While even President Obama has praised Camden’s county police force, officers acknowledge they’re still working to improve public safety and community views. “You’re going to have to fight and scrap and earn the community’s trust,” one sergeant told CBSNews.  Local police have said they’re pushing to recruit more Camden natives and hang on to more millennial officers. Forty-six percent of the police force is of color, but 94 percent of the city’s residents are.

Lu would like to see the numbers go up, to see the streets policed by people Camdenites can say they grew up with, who they recognize: “I think that helps ease a lot of the tension that’s there to begin with.”

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The boy featured represents Tamir Rice.

The Super Poor Kids

Still, even with greater recruitment, he said a culture of defensiveness would still prove a hindrance. After tragic shootings, police departments seemingly protect officers whose actions were deeply, deeply wrong, he explained. He feels that cops involved in tragic incidents deserve to be held accountable through a fair process that might take time. But, it’s the rhetoric, too.

“It’s so hard to put into words. At least, give us some signs of alright, you’re at least trying to reason with us.” he said of police. “Yes, you have a police force of so many, you’re going to have some bad apples in the bunch. Good God, just say it!”

Lu couldn’t remember the first portrait the brothers did of a victim of police violence. There’ve been too many.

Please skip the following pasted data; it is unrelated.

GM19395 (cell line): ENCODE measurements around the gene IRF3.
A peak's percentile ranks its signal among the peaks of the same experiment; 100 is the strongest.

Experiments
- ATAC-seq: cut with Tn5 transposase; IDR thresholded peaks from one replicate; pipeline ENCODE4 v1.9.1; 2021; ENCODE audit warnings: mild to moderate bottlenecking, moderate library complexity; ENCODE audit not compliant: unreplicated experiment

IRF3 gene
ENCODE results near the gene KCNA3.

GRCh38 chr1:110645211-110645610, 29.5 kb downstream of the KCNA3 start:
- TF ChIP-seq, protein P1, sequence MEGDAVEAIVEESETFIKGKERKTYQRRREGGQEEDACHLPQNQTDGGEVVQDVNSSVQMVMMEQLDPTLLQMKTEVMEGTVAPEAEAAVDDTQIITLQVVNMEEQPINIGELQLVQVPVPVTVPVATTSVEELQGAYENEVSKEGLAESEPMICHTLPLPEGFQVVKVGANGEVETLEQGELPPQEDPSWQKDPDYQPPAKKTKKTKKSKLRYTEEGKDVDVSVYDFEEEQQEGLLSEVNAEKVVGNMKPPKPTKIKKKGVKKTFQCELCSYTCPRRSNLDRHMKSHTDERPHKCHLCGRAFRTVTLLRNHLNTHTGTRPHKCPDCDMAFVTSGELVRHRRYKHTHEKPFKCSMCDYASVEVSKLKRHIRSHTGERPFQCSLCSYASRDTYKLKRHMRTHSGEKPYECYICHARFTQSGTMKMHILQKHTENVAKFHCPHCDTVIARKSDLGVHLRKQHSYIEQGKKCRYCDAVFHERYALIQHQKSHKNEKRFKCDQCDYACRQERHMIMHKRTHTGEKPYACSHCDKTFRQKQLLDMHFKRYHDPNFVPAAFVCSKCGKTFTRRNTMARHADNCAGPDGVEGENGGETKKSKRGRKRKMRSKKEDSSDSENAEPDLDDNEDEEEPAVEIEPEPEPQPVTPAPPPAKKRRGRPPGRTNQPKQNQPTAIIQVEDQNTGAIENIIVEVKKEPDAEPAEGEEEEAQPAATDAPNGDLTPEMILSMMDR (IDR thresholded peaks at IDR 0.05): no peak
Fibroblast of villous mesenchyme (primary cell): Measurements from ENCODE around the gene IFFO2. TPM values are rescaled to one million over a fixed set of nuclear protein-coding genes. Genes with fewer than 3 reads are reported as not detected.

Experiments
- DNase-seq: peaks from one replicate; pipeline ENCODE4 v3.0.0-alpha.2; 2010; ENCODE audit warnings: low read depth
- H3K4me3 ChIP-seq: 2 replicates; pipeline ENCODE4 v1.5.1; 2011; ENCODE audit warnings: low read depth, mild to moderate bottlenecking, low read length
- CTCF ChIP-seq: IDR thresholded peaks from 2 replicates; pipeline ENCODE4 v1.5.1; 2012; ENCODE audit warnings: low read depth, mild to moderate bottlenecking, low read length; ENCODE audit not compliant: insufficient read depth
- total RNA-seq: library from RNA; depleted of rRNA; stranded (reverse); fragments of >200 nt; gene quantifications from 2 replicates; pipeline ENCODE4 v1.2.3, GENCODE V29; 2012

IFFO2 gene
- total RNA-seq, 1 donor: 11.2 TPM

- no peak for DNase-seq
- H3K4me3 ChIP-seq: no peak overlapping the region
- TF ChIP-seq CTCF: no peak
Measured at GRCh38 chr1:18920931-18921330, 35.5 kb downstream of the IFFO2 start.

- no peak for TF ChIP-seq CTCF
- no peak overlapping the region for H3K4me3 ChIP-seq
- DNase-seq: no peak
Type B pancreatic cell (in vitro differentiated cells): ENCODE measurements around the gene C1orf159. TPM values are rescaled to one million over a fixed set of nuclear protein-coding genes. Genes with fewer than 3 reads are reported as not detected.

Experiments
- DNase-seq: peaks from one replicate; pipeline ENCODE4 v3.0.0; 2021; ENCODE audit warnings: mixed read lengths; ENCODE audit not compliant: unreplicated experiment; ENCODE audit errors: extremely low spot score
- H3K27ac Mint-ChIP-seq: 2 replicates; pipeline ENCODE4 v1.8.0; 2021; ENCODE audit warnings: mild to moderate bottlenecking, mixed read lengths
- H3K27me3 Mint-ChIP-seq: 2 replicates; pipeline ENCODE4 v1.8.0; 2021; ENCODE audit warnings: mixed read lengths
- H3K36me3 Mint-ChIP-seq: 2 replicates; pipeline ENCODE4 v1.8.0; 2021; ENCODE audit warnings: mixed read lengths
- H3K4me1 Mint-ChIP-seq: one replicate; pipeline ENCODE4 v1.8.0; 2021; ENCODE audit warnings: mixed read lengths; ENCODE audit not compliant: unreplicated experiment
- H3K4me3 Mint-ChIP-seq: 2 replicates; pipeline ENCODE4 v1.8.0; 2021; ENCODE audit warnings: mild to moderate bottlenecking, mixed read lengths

Lu thinks about ethics a lot. “First and foremost, when we make this art of victims, it’s almost like ‘shit, are we wrong?’ We don’t know if we’re like considered opportunists? Are we capitalizing on something that’s relevant? Are we fighting for a cause? Are we gaining notoriety? It’s a fine line,” he said, but, “We’re creating art, like, we’re in the moment. This is how we feel.”

“It was never supposed to be, ‘Yo, let’s make Black Lives Matter art’,” he continued. “All I know is we’re from the hood. That could be us, any given day. Because of the way we look, the way we talk, the way we dress, the way we carry ourselves. Not that we’re ignorant, not that we’re belligerent, not that we’re ‘ghetto,’ but shit, we know, he repeated slowly, “on any given day, that could be us that could be a hashtag.”

Of course, there’s going to be a part two, and three, and four of The Saddest Story on Repeat series, Lu said. He doesn’t see police violence ending soon.

“In the 12 days that we were releasing these images, I think three or four new deaths happened or something like that?” he said “I got those names down on a list.”